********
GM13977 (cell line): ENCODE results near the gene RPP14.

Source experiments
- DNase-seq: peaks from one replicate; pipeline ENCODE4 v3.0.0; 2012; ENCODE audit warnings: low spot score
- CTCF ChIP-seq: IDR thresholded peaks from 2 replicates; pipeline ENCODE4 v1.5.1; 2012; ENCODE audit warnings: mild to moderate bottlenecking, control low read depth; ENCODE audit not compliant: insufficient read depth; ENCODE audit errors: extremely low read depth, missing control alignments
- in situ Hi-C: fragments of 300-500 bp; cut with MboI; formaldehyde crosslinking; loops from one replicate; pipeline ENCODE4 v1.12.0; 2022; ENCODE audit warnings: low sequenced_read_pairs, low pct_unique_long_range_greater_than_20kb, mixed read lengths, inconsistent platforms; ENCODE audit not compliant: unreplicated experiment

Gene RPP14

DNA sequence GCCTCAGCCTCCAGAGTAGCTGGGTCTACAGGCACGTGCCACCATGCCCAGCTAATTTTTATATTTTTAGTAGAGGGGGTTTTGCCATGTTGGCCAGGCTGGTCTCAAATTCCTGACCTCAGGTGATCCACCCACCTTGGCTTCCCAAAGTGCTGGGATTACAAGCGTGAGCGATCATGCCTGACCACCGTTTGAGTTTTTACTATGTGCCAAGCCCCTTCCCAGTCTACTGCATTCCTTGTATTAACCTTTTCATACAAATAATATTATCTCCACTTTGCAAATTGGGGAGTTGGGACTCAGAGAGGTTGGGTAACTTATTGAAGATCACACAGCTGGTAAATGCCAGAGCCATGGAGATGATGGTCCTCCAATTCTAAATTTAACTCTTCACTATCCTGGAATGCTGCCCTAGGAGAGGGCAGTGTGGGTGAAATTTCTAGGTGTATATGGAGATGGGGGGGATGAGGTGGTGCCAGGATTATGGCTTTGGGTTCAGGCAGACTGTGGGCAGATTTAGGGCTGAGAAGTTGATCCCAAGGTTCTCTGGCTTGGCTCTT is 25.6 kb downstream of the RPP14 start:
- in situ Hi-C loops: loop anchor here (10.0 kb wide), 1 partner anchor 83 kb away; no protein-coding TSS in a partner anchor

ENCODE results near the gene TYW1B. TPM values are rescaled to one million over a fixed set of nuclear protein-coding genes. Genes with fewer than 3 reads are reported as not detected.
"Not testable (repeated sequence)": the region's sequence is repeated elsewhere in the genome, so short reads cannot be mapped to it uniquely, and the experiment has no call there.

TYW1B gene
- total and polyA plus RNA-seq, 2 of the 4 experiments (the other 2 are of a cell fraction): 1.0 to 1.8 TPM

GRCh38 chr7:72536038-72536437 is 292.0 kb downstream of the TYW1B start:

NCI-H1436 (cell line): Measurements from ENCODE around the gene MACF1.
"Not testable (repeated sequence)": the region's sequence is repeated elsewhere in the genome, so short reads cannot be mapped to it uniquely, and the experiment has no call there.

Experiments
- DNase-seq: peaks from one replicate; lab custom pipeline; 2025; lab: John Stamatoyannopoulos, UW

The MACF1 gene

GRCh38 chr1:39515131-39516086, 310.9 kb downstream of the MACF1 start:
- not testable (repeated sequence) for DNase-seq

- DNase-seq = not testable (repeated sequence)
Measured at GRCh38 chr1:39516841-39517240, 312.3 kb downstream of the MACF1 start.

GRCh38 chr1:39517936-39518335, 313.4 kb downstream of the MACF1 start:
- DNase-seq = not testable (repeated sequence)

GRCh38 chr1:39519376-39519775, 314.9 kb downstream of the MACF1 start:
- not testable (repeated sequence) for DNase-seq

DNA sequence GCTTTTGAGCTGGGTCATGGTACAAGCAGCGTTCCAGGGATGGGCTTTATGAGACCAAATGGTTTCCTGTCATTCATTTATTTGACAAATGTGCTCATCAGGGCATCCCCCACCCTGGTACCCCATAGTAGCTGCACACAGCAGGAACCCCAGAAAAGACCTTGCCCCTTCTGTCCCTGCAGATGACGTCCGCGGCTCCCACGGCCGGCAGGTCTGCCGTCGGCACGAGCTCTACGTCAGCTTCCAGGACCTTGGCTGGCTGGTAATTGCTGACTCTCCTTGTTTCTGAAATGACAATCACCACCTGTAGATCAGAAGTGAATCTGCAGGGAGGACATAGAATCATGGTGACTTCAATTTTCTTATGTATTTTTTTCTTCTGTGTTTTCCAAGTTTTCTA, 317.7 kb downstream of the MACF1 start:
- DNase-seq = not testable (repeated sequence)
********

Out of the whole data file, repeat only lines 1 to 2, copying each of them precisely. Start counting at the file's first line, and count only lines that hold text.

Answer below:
GM13977 (cell line): ENCODE results near the gene RPP14.

Source experiments